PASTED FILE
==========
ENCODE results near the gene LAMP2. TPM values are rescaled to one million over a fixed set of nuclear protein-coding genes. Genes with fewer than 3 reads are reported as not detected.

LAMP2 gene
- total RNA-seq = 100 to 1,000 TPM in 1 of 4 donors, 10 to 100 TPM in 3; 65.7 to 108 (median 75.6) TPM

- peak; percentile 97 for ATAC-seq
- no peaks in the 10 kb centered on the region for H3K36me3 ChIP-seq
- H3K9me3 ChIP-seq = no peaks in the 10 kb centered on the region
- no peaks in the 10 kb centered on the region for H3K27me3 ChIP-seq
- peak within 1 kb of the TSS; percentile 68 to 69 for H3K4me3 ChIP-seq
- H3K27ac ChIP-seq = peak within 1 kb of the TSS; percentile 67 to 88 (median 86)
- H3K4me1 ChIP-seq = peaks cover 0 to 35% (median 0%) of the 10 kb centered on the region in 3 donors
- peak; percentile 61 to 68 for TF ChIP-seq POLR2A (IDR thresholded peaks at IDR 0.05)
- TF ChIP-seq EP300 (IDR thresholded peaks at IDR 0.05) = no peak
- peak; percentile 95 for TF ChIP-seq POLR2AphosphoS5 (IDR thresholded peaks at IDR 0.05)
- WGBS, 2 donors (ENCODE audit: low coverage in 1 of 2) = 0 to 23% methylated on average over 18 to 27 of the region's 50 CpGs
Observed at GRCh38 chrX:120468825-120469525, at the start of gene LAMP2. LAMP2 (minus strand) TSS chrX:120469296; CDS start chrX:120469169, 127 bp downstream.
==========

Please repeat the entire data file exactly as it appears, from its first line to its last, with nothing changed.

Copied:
ENCODE results near the gene LAMP2. TPM values are rescaled to one million over a fixed set of nuclear protein-coding genes. Genes with fewer than 3 reads are reported as not detected.

LAMP2 gene
- total RNA-seq = 100 to 1,000 TPM in 1 of 4 donors, 10 to 100 TPM in 3; 65.7 to 108 (median 75.6) TPM

- peak; percentile 97 for ATAC-seq
- no peaks in the 10 kb centered on the region for H3K36me3 ChIP-seq
- H3K9me3 ChIP-seq = no peaks in the 10 kb centered on the region
- no peaks in the 10 kb centered on the region for H3K27me3 ChIP-seq
- peak within 1 kb of the TSS; percentile 68 to 69 for H3K4me3 ChIP-seq
- H3K27ac ChIP-seq = peak within 1 kb of the TSS; percentile 67 to 88 (median 86)
- H3K4me1 ChIP-seq = peaks cover 0 to 35% (median 0%) of the 10 kb centered on the region in 3 donors
- peak; percentile 61 to 68 for TF ChIP-seq POLR2A (IDR thresholded peaks at IDR 0.05)
- TF ChIP-seq EP300 (IDR thresholded peaks at IDR 0.05) = no peak
- peak; percentile 95 for TF ChIP-seq POLR2AphosphoS5 (IDR thresholded peaks at IDR 0.05)
- WGBS, 2 donors (ENCODE audit: low coverage in 1 of 2) = 0 to 23% methylated on average over 18 to 27 of the region's 50 CpGs
Observed at GRCh38 chrX:120468825-120469525, at the start of gene LAMP2. LAMP2 (minus strand) TSS chrX:120469296; CDS start chrX:120469169, 127 bp downstream.